Here is the famous tests of people pushing them through car doors and such.

Wednesday, July 15, 2009

Christianity and Martial Arts

Father Photius is a Greek Orthodox Priest and a 9th dan. Here is his response to "martial arts seduce you into worshipping demons"

That is a very involved question. There are fanatics in every aspect of religion. I do not associate martial at all with religion, I wasn't taught it that way, and I find no "spirituality" in it that is God centered. Ueshiba belonged to a sect of shintoism that could be allogorically compared to the like of a very pentecostal holy roller sect compared to most fundamental protestantism. He imposed his religious beliefs and thoughts into the martial art he taught. He did not learn it as a religion, the Daito-ryu he studied was not taught with religion attached. Ueshiba certainly "softened" the practice, and he imposed his religious beliefs through his philosophy and "do". But his students did not always do this, even the homburyu does not really embrace the shinto sect he belonged to. Goza did not follow it, nor did Tomiki. Certainly Karl Geis does not follow it, and he is the one from whom my current practice of Aikido comes from. Neither Karl, nor Tim Joe, my direct instructor tried to put any theology, faith, or moral philosophy into what they taught.

My Okinawan karate instructor was a Roman Catholic, and he imposed nothing "spiritual" into what he taught. My Tae Kwon Do instructors did not try to infuse any spirituality into what they taught.

Is there discipline in martial art, yes. Is there discipline in faith, yes. Is there discipline in the Military, yes. Is there discipline in education, yes.
It is clear that mankind when he applies discipline to any endeavor seems to succeed better at it.

Martial art is doing. Faith is doing. You cannot write about, discuss, and philosophy about martial art and be effective with it, you must practice, train, and do. Those who practice hardest, train the most, do the best.

The same can be said for those who approach their faith with this "do" attitude and practice diligently at it and train themselves to act upon it and under its dictates. Addition of "religion" to martial arts is something that came after the fact. It was not from religion that martial arts sprang.

Men from the most ancient of days have tried to impose their religion and beliefs into their many endeavors. One must recall St. Benedict was the father of "scholasticism" in which he utilized elements of study to practice of faith. These practices, philosophies, etc. are methods men use as tools to try to help them learn to practice their beliefs.

Like any tool it can be used and abused. It is a tool, it is not an end to itself. Anyone who tries to make martial art his religion, has martial art for a religion. There are many "gods", and we of Judeo-Christianity have a commandment, "I am the Lord Thy God. Thou shalt have no other God before me." "Christ told us in the sermon on the mountain "Seek ye first the kingdom of Heaven and its righteousness, and then all things shall be added unto you."

Orthodox Christianity is very Eastern. It does not have a western mindset like the Roman Catholic and Protestant Churches have. Many ideas in western christianity come actually from the Renaissance and not the living experience of the Church or the Scriptures.Secular humanism actually has many elements found readily throughout most western christian confessions.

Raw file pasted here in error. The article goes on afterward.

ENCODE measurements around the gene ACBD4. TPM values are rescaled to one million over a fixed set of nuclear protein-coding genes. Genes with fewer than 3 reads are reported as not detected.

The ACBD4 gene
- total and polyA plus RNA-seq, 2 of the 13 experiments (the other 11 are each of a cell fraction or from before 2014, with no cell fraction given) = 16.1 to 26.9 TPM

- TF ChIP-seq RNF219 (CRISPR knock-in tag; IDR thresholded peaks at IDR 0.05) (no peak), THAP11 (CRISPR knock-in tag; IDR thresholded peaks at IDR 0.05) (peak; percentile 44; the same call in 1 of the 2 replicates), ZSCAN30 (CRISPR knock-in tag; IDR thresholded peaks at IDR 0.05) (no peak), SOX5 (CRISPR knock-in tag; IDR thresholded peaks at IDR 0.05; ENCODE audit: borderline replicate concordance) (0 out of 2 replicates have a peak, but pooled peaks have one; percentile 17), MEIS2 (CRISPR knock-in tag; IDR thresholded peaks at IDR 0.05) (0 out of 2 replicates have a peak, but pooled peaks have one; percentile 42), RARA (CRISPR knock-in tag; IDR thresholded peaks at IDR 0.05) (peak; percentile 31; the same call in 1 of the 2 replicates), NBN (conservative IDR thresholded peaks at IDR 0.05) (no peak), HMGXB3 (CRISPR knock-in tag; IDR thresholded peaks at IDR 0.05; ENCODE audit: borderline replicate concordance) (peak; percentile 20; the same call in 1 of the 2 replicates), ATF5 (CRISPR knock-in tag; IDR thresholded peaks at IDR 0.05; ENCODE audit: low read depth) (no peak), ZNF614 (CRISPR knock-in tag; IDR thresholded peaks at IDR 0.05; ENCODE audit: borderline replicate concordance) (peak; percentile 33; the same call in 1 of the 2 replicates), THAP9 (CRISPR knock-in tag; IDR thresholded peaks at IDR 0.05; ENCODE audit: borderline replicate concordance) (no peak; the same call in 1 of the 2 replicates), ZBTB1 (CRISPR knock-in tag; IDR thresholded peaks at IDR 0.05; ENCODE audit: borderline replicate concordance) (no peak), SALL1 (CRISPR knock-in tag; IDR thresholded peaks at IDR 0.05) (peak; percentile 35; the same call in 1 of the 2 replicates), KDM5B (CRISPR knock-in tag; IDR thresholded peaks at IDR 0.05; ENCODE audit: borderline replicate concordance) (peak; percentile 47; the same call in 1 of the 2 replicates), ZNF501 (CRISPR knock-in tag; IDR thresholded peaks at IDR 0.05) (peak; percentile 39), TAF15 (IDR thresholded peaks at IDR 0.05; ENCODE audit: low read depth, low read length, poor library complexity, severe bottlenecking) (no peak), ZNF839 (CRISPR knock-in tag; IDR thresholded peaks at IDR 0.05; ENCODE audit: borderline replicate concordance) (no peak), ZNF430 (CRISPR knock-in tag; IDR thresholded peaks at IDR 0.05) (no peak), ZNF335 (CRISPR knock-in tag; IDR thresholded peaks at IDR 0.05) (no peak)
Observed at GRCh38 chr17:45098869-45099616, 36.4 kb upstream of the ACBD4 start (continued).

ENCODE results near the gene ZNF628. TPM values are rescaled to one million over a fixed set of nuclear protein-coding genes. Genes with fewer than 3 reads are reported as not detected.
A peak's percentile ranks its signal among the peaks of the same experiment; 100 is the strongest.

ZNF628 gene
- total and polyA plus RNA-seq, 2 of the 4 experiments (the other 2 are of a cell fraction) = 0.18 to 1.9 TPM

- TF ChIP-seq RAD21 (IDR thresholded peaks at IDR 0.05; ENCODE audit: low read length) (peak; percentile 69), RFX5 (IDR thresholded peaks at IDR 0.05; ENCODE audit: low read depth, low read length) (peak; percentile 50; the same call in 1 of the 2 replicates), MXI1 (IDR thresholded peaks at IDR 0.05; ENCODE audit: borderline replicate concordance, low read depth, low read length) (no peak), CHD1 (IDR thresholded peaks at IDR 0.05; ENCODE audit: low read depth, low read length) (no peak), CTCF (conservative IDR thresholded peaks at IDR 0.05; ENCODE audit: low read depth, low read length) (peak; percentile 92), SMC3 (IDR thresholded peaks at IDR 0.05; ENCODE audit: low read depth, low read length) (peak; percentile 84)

It is easy to condemn something that you don't understand, or fear, or find useful to you to condemn for numerous purposes to advance your agenda. After all the High Priest and the Sanhedran condemned Christ.

To say that we received the fullness of the revelation of God to man in the person of the man/God Jesus, the Christ, and that we have that faith transmitted to us without change, neither added to nor taken away from , from the time of the Holy Apostles is a solemn statement. It does not mean we must live and behave exactly as the people did in the time of Christ in the vicinity of Jerusalem, though many would insist it should. Unique since most of them have no clue of what such a life was. It is not a condemnation of technological advancements, growth of civilization etc. Men change and need to change, to change from the corrupt beings we are towards God. We were created in the image of and "AFTER" the likness of God. That means while we were created to obtain Godlikeness, that man, when created had not yet attained that. Adam fell before attaining that.

In Adam's fall we lost the prototype. How can we know what true godlikness in man is, if we have no model? God became flesh and dwelt among us in the person of Jesus, the Christ. In Him we know what true godlikeness in man is and we try to emulate that, to become "Christ like" or "Christian."

The church has many tools to assist us in this, the divine mysteries, the scriptures, the writings of the fathers, the witness of the saints, the teachings of the Holy Apostles, prayer, symbols, many things, but each is but tools to assist us and only aid us when we use the tool properly as God intended for it to be used. To try to find God by some other method than the one he gave us is futile. He who is the creator of all things knows the path and has shown it to us. Men since the time of his coming have been trying to find alternatives and other ways, but there is only one way. Men have elevated many things to a human concept of divinity, all fall short of the glory of God.

Men have professed many "new" ways, but none are the true way. To speak of martial art and religion in the same sentence seems so ridiculous to me. I can draw analogies between my faith and a lot of things, but that does not mean because I can draw an analogy that the thing used becomes a new tool or sanctified.